In some ways, we train to combat the inevitable signs of ageing that will hit us all eventually. We try to live as healthily as we can when we are younger so that we have a better chance of living long into our elderly years. But somethings come naturally with age. One of those things that we just can’t prevent is a weakening of the bones.
When we are talking about work in the gym and in the kitchen it can sometimes seem like we are preoccupied with muscle growth and we forget that underneath all our muscles is the thing that supports every single one of us: our skeleton. So looking after our bones is just as important as looking after our muscles!
Of all the calcium in our body, well over 95% of it can be found in our bones. And because by the time you hit your early twenties you will have the bones that need to last you until the day you die, it is important that you start as early as possible in helping to develop the strongest possible frame.
Bone isn’t muscle. That’s pretty obvious. But what that means is that you can’t grow your bones back. In that way they are probably the most important part of our body! Most people know that calcium is essential for proper bone health and more and more people are realising that vitamin D is also essential in order for our bodies to be able to absorb the calcium. That means that our nutritional programmes need to contain sufficient quantities of both in order to maintain sound bone health.
Too much calcium is a thing though. Sometimes people hear that they need more of a particular nutrient so they choose to go overboard and try to take on as much as is humanly possible. This isn’t about making up for mistakes that we might have made in the past, it is about creating a positive lifestyle for the future.
When people hear calcium they think milk, right? And you would be silly not to. But depending on the milk you drink, you might be taking on an awful lot of fat to meet your calcium requirements. So consider looking at low fat alternatives. This can either be low fat milk or completely different products all together. Low fat yogurts are a great source of calcium and can be picked up at any supermarket very cheaply. What’s better is that it tastes great and can act as a brilliant milk replacement on your cereal.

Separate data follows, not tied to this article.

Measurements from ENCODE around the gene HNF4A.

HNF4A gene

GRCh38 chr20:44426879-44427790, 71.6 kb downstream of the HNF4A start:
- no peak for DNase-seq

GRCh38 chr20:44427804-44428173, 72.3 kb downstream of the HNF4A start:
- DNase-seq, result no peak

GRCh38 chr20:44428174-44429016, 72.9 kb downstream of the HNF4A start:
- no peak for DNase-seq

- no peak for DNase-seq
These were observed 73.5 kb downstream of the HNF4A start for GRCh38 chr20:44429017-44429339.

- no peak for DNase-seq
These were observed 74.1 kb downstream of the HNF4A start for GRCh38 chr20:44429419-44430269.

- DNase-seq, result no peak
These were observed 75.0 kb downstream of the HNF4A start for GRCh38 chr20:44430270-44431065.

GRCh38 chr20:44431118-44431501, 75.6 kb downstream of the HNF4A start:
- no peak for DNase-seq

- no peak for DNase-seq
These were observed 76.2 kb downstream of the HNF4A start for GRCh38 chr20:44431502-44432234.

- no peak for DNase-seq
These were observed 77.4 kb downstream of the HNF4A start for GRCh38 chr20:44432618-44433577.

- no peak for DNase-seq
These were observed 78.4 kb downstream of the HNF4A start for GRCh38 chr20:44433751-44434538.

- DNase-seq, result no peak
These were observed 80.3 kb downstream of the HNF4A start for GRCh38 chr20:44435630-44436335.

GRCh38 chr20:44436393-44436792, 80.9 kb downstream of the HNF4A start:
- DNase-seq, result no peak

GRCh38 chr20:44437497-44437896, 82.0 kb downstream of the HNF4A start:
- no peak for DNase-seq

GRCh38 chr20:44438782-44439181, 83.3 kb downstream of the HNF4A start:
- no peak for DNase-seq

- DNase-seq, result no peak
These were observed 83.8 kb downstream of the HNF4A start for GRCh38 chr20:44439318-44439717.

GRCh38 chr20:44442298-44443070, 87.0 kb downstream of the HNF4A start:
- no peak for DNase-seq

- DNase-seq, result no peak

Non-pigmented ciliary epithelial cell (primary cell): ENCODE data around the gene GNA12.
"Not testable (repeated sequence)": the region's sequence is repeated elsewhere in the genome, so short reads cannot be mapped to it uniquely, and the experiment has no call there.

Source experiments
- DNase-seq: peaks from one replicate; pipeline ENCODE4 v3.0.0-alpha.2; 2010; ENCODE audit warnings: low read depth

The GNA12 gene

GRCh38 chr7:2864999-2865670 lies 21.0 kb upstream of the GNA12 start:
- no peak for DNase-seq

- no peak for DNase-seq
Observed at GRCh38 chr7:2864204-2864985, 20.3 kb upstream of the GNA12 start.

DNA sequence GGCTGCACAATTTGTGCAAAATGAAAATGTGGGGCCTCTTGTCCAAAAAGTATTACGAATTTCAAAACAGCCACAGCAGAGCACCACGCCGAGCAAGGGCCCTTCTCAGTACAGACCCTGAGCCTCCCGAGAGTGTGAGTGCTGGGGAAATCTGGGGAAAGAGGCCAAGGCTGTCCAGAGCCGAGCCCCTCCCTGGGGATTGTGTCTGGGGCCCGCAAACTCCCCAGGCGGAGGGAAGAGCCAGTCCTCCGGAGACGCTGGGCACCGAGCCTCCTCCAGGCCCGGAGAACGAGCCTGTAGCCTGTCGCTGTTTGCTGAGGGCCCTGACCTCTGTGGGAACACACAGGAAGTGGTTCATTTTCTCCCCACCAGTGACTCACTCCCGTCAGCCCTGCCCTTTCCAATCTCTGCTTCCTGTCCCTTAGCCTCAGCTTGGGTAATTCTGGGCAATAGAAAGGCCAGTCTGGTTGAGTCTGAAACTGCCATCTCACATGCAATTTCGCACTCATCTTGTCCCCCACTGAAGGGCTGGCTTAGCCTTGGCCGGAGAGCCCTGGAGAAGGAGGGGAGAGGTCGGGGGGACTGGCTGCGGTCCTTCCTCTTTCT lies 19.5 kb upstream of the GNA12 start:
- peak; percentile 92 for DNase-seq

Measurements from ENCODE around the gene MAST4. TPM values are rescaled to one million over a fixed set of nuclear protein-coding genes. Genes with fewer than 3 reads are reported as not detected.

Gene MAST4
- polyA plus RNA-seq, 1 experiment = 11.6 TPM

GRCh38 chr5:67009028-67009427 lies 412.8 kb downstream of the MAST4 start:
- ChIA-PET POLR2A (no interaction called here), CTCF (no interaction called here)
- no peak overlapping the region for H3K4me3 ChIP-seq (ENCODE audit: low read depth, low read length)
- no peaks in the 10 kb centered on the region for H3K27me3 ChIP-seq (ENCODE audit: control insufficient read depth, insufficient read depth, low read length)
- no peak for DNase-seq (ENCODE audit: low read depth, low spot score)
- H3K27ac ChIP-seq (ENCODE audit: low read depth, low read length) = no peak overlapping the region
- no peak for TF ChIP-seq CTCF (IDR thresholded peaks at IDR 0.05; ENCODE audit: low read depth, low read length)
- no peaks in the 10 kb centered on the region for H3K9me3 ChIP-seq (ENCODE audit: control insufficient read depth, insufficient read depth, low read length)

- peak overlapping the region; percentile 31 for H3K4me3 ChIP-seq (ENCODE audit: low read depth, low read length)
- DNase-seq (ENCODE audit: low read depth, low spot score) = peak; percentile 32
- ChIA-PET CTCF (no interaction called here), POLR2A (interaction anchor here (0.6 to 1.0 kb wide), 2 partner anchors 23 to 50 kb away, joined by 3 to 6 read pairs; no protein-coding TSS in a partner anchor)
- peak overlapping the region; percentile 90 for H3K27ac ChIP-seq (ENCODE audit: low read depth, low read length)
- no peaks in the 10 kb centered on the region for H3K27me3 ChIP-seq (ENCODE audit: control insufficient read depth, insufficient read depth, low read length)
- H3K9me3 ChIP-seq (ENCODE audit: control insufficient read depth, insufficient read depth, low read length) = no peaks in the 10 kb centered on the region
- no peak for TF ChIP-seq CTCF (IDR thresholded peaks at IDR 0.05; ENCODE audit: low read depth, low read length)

I think most of us naturally assume dairy is the answer but there are other calcium-rich foods out there too. Some cereals will come calcium-fortified, which means that it has been specifically added for people looking to increase their calcium consumption. Sesame seeds are also a life saver when it comes to calcium. Not only are they rich in the nutrient but they are so easy to add to so many meals. Any salad is instantly given a flavour boost and a calcium boost when they are sprinkled on top.
As with isolating any individual nutrient, the best thing you can do is take a look at the nutrition labels and get to know what foods are the best for each type of nutrient. It might sound time consuming but you get the hang of it in no time at all and it revolutionises the way you think about food.
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